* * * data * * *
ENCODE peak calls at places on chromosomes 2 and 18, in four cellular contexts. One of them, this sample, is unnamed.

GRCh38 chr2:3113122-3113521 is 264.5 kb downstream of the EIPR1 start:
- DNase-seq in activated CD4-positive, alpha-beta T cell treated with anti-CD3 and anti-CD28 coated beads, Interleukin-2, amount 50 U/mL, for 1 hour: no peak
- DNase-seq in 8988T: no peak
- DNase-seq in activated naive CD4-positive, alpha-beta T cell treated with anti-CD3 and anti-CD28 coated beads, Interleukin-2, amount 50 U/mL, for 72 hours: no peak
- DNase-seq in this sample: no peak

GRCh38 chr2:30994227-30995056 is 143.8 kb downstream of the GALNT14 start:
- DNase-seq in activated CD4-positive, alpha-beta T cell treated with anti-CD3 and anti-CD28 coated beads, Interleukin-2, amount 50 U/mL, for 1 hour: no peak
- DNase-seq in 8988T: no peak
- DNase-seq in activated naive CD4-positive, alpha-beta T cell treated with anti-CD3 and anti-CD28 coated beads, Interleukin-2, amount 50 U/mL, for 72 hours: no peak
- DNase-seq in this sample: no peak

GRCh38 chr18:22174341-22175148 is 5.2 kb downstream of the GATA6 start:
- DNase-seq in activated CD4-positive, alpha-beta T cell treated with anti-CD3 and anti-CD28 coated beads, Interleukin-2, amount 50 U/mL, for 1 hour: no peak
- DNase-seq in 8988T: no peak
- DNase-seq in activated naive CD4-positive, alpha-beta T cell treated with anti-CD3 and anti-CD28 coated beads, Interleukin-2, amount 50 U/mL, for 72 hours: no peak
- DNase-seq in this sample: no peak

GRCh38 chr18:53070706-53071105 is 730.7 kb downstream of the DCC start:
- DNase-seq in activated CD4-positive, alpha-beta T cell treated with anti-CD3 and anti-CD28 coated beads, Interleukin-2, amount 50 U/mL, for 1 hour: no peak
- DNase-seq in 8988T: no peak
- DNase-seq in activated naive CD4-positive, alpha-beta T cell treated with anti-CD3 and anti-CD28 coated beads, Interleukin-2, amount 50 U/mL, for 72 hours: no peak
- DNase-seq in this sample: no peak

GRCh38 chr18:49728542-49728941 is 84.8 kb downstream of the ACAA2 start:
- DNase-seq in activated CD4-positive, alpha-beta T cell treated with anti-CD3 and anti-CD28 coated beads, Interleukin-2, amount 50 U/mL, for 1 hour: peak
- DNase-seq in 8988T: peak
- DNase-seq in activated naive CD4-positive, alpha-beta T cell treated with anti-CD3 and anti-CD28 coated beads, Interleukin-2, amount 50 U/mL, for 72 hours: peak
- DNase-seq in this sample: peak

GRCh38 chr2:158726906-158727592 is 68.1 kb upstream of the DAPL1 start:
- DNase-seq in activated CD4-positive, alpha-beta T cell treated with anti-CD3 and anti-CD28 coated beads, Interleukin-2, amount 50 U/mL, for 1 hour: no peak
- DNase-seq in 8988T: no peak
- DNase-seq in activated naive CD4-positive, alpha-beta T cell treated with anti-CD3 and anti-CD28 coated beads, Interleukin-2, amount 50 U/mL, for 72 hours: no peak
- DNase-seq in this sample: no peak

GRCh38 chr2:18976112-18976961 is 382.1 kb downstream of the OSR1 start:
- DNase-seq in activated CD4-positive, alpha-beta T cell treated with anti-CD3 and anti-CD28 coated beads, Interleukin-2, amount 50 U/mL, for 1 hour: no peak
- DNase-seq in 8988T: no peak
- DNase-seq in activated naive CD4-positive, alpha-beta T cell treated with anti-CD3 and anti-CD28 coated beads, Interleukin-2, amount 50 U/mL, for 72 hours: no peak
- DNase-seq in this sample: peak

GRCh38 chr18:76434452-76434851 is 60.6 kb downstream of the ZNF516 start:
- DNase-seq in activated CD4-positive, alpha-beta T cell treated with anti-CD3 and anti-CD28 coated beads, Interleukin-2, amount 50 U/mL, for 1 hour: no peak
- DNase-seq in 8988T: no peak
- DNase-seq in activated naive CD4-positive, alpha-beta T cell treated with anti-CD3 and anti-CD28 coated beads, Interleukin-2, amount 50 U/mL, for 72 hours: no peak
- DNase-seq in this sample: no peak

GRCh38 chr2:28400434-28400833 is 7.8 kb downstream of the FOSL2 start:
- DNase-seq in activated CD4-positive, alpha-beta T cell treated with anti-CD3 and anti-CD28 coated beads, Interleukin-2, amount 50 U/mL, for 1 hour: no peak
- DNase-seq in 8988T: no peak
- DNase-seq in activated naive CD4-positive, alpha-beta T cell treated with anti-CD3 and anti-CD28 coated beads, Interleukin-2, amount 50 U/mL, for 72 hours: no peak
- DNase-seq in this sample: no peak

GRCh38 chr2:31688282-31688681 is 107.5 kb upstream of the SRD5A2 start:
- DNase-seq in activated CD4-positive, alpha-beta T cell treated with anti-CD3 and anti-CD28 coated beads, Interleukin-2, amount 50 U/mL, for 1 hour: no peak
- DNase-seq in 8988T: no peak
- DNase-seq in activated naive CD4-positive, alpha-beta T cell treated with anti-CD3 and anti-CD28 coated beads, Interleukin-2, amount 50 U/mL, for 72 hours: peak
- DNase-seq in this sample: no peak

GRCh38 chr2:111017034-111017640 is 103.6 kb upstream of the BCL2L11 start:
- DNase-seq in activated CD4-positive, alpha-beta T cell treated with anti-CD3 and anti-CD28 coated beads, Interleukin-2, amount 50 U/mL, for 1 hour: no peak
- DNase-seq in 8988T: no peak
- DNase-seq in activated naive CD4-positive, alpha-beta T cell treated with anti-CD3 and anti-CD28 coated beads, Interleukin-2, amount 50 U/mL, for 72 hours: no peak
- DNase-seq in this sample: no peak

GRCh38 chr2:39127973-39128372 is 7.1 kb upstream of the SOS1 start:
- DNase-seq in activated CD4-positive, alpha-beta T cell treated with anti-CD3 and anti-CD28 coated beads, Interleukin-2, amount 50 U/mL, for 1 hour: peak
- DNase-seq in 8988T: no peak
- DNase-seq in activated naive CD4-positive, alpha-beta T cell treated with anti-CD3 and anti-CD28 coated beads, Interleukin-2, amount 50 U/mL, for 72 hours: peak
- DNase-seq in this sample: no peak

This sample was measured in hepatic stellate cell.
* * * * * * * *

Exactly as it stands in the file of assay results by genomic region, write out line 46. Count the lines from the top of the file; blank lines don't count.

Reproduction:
- DNase-seq in this sample: no peak